The Burrard Hotel in Vancouver, BC, is part of a wave of new “hipster hotels” – renovated motels from the 50’s and 60s now catering to the young, cool, and technology-obsessed crowds. Free WiFi, fancy espresso machines, and Instagram-inspired decor are all a part of the new “luxury” experience, while shoe-shining, cloth napkins, and expensive room service seem like relics from the past.
The Burrard Hotel has active Facebook, Twitter, Pinterest and Instagram pages. It also has a blog, featuring content about both the hotel and the city of Vancouver, as well as content about traveling around the Pacific Northwest.
“When I hire marketers now, I need them to understand how to write articles,” said Wendy Underwood, the head of marketing for The Burrard. She told me this while explaining how her job has changed over the last few years. “And I need people who don’t just know how to write articles, but also SEO-friendly articles that people will want to share on social media. That’s one of the key things I look for now, and I’m always surprised at how many people don’t know how to do it.”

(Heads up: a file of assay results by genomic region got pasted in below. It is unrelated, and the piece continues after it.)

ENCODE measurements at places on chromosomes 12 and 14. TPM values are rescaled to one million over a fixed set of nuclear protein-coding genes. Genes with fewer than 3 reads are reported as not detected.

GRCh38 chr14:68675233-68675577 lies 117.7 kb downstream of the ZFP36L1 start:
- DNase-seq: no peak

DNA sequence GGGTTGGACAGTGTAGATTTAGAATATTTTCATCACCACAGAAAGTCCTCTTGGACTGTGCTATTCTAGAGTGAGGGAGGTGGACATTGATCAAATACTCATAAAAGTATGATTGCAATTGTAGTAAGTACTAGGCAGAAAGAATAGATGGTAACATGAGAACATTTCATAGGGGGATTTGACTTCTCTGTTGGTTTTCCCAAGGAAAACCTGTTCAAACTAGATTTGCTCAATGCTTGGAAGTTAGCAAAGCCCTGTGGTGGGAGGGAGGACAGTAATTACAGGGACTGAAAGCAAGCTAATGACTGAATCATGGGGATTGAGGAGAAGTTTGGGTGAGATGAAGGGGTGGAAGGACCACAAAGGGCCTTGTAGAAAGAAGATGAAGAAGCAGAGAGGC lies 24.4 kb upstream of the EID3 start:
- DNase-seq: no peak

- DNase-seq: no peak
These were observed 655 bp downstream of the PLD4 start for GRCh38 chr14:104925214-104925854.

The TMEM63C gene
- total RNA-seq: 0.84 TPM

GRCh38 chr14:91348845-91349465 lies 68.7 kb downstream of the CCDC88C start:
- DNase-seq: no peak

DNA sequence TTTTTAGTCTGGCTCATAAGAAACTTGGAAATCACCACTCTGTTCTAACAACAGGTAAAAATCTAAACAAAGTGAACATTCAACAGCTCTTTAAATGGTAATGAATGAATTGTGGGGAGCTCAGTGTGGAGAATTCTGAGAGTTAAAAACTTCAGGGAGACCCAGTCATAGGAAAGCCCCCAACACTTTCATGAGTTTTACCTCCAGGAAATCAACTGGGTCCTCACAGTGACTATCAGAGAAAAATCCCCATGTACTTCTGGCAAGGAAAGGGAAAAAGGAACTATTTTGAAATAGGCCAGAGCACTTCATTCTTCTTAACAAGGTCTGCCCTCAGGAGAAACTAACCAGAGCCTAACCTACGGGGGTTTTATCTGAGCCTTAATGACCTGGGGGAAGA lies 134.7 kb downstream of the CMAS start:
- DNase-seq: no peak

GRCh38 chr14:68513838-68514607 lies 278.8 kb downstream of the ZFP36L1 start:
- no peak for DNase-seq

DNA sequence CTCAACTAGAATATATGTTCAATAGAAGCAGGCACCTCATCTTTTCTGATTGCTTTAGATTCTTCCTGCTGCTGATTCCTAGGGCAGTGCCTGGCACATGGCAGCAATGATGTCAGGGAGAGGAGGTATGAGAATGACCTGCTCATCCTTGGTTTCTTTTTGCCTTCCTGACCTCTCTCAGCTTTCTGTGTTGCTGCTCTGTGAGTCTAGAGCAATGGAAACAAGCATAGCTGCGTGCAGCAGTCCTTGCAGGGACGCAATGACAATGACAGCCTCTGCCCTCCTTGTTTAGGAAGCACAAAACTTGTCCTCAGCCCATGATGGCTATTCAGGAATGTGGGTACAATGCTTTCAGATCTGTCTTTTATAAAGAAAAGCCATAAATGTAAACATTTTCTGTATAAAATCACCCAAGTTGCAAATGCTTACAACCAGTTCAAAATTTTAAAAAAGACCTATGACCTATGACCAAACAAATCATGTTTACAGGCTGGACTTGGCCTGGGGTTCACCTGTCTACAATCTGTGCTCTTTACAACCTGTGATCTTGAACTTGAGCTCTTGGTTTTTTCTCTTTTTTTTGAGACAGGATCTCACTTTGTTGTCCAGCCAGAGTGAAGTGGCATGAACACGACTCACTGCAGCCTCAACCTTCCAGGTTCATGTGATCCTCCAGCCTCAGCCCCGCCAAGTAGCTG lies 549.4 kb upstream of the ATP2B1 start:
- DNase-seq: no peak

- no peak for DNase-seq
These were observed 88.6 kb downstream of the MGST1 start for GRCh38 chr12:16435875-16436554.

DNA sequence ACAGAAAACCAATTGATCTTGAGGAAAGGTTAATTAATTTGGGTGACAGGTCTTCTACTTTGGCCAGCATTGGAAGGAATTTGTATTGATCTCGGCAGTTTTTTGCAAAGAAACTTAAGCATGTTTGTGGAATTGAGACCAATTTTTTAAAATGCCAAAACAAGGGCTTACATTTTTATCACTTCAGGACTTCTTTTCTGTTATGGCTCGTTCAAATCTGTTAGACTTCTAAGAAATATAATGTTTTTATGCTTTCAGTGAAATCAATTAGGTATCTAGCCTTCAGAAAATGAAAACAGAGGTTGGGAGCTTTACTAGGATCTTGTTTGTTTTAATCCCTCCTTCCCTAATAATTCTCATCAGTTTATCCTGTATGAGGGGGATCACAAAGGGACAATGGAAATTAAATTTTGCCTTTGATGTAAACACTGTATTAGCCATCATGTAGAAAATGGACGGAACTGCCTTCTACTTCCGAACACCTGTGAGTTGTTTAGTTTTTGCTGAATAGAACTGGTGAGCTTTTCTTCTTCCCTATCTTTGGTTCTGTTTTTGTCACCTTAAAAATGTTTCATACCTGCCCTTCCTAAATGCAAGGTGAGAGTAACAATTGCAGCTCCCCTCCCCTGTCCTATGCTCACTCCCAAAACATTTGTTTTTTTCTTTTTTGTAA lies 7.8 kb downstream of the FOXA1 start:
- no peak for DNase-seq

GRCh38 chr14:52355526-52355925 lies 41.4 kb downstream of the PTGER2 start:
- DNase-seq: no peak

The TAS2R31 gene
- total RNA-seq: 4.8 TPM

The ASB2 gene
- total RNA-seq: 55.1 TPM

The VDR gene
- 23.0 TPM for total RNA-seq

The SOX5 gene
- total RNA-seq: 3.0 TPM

Of course, tracking data is necessary before making many important changes to your marketing plan. This is where Rival IQ can help!
This is a look at the social landscape for some of the major airlines in the United States, as tracked by Rival IQ. As you can see, Delta Airlines is the clear winner in terms of audience size alone, with Alaska Airlines in last place by follower count.
However, if you look deeper at the data, it shows that Alaska is doing a much better job with the audience it has in terms of engagement. Although Alaska has about 1/6th the audience of Delta, it is achieving more than three times as much engagement!
How did Alaska do this?
One smart decision made by Alaska’s social media team was to piggyback on the enthusiasm over the Seahawks participation in the Super Bowl. Alaska used quarterback Russell Wilson as their “Chief Football Officer” and made sure to capitalize on the social media buzz!
How has data-driven marketing changed your industry?
How do you feel like data has changed your industry? Let me know in the comments!